Ayurveda Facilities in Sri Lanka

Current Scenario of Ayurveda and Traditional Medicine in Sri Lanka by Pathirage Kamal Perera1

Traditional medicine has been practiced in Sri Lanka for 3,000 years. At present, there are four systems of traditional medical systems in Sri Lanka viz. Ayurveda, Siddha, Unani and Deshiya Chikitsa (Sri Lankan traditional treatment).

The most important among them is Ayurveda, which also forms part of the National Health Services provided by the Government of Sri Lanka, which includes a separate ministry for Indigenous Medicine.

At present, Ayurveda serves a large proportion of the population with one Ayurvedic physician per 3,000 people in Sri Lanka.

About 60% to 70% of the rural population relies on traditional and natural medicine for their primary health care; accordingly Herbal drugs are essential components of the Traditional Medical System in Sri Lanka.

Sri Lanka is identified as one of the most biologically diverse countries in Asia, with about 20% of the area under forest. It has the highest species diversity per unit area in Asia, and is one of the mega biodiversity hot spots. Therefore it is an aspect of the health care system to rationally utilize medicinal plants for curative purposes, and with proper maintenance of biodiversity.

The Government of Sri Lanka has taken several initiatives to develop technology for the effective conservation, and efficient utilization, of medicinal plants; accordingly research and developmental activities are coordinated through the Department of Ayurveda, Bandaranayake Memorial Ayurvedic Research Institute, and the Institute of Indigenous Medicine – University of Colombo.

However due to lack of funding, and some problems and constraints concerning the dissemination of knowledge about herbal medical systems and its applications to cure illnesses, has not been effectively promoted by Sri Lanka.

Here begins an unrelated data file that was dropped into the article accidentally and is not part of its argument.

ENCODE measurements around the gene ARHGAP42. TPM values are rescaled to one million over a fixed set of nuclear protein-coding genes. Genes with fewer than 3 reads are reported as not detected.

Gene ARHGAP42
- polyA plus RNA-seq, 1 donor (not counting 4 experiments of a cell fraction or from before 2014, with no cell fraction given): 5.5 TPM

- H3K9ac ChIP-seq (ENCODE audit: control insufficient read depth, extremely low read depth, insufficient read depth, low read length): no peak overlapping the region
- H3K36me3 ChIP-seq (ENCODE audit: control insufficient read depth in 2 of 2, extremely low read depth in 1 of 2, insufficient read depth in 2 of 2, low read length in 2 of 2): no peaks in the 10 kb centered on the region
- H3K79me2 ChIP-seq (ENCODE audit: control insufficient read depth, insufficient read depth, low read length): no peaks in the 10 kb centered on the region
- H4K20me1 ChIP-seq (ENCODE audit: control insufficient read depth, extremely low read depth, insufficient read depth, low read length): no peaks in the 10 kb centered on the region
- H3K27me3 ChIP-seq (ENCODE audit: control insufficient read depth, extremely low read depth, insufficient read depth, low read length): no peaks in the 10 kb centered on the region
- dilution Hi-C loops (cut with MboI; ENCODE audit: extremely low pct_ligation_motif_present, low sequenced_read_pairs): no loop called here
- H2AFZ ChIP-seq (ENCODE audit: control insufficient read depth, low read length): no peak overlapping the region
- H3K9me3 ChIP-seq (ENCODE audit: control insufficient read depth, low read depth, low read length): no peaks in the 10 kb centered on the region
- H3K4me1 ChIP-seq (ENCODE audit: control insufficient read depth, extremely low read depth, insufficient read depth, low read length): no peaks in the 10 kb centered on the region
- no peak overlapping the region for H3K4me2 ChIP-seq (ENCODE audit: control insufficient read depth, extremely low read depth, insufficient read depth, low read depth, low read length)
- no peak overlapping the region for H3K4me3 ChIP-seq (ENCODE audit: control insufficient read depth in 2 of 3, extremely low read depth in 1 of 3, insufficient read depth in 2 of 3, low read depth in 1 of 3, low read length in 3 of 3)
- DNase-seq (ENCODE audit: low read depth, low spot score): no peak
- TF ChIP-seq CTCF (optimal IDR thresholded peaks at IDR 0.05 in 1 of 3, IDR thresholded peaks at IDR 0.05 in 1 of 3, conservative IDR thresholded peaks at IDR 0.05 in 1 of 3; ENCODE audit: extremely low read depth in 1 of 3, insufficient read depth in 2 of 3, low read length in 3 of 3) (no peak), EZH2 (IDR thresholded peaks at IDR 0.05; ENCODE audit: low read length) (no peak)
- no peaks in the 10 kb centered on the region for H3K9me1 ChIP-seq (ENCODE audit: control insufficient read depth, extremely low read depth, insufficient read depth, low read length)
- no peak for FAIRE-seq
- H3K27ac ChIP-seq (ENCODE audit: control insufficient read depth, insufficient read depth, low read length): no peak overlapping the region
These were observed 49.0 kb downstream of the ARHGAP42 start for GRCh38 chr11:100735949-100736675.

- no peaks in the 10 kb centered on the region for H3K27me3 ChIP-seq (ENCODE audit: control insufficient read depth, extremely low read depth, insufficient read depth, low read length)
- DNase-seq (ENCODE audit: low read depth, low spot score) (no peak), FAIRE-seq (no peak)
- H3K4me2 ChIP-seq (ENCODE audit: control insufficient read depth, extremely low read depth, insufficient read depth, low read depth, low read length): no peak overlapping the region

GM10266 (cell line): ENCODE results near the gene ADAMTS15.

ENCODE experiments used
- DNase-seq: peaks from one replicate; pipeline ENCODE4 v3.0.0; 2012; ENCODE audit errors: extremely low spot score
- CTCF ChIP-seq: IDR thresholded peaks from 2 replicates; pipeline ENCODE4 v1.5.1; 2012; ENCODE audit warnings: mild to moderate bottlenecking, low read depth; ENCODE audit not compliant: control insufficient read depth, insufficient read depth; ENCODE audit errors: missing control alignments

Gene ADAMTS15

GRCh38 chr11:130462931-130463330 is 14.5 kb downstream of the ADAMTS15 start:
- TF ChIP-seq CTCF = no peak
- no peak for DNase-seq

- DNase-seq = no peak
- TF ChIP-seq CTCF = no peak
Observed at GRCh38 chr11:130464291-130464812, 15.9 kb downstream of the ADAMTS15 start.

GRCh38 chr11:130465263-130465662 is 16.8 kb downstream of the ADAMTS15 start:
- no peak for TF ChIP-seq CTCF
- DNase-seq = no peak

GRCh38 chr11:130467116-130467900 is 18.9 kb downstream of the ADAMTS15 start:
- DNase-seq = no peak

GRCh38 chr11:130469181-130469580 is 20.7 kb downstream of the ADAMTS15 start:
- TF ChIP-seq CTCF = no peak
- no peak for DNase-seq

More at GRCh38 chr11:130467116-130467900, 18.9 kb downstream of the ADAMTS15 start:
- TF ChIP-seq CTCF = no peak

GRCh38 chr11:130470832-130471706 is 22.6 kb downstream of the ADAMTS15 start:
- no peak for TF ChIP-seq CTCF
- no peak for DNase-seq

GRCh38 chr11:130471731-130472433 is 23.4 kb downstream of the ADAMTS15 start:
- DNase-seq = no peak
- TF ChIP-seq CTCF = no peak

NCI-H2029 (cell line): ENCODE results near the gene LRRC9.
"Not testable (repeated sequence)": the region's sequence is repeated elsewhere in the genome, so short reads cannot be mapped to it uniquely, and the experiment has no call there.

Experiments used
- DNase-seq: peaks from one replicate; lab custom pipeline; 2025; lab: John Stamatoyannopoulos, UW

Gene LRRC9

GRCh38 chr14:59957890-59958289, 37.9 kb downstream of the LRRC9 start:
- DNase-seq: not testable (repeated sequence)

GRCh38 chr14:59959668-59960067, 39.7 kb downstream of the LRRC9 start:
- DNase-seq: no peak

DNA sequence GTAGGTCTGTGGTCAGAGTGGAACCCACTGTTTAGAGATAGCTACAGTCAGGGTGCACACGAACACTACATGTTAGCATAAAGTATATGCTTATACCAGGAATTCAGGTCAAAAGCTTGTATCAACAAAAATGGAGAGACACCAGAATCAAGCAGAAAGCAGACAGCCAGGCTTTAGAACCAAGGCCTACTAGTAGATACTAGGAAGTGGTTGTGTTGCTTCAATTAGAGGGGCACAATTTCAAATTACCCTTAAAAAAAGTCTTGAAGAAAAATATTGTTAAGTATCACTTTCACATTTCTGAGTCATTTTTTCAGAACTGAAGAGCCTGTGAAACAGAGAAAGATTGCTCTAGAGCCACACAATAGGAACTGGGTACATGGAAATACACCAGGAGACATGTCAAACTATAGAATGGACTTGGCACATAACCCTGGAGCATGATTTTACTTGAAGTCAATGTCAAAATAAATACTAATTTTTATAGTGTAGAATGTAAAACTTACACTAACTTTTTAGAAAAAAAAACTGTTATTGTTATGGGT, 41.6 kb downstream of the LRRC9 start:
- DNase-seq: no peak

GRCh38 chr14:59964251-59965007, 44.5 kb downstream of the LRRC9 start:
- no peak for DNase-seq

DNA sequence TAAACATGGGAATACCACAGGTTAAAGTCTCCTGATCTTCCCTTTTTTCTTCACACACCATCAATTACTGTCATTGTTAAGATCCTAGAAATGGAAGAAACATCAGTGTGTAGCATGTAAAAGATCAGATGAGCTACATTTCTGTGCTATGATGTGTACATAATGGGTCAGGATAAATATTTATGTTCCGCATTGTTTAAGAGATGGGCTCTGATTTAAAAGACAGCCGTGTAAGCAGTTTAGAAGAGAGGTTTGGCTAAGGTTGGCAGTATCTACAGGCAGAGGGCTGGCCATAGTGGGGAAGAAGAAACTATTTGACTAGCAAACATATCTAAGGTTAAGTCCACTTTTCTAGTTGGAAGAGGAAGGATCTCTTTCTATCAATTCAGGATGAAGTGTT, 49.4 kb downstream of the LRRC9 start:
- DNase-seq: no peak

If this was to happen successfully, Sri Lanka could gain a very significant competitive edge in the global market, especially in the herbal medical drugs, beauty care, and nutraceuticals industries.

There is considerable scope for Sri Lanka to achieve a higher rank in global markets, through exports of quality products from medicinal and aromatic plants.

Unfortunately Sri Lanka seems to be lagging behind in the advancement of technology and standardization procedures in herbal products; accordingly it is ranked lower in the herbal medicine global market share, while China (for example) occupies nearly 30% of this global market.

Therefore Sri Lanka needs to focus on quality assurance with multidisciplinary researches with in the country and collaborative works with other high tech user countries.

Furthermore, good laboratory practices (GLP) and good manufacturing practices (GMPs) are also needed to promote good quality medicinal products in Sri Lanka.

Without overcoming these obstacles, the current scenario is not sufficient to increase the global market share of herbal drug industry and herbal medical practice for Sri Lanka.

Reference:

1Department of Ayurveda Pharmacology and Pharmaceutics, Institute of Indigenous Medicine, University of Colombo, Rajagiriya, Sri Lanka

 Pathirage Kamal Perera, Current scenario of herbal medicine in Sri Lanka, Conference proceedings ASSOCHAM , 4th annual Herbal International Summit cum Exhibition on Medicinal & Aromatic Products, Spices and finished products(hi-MAPS) at NSIC, Okhla Industrial Estate, New Delhi on 14 -15 April, 2012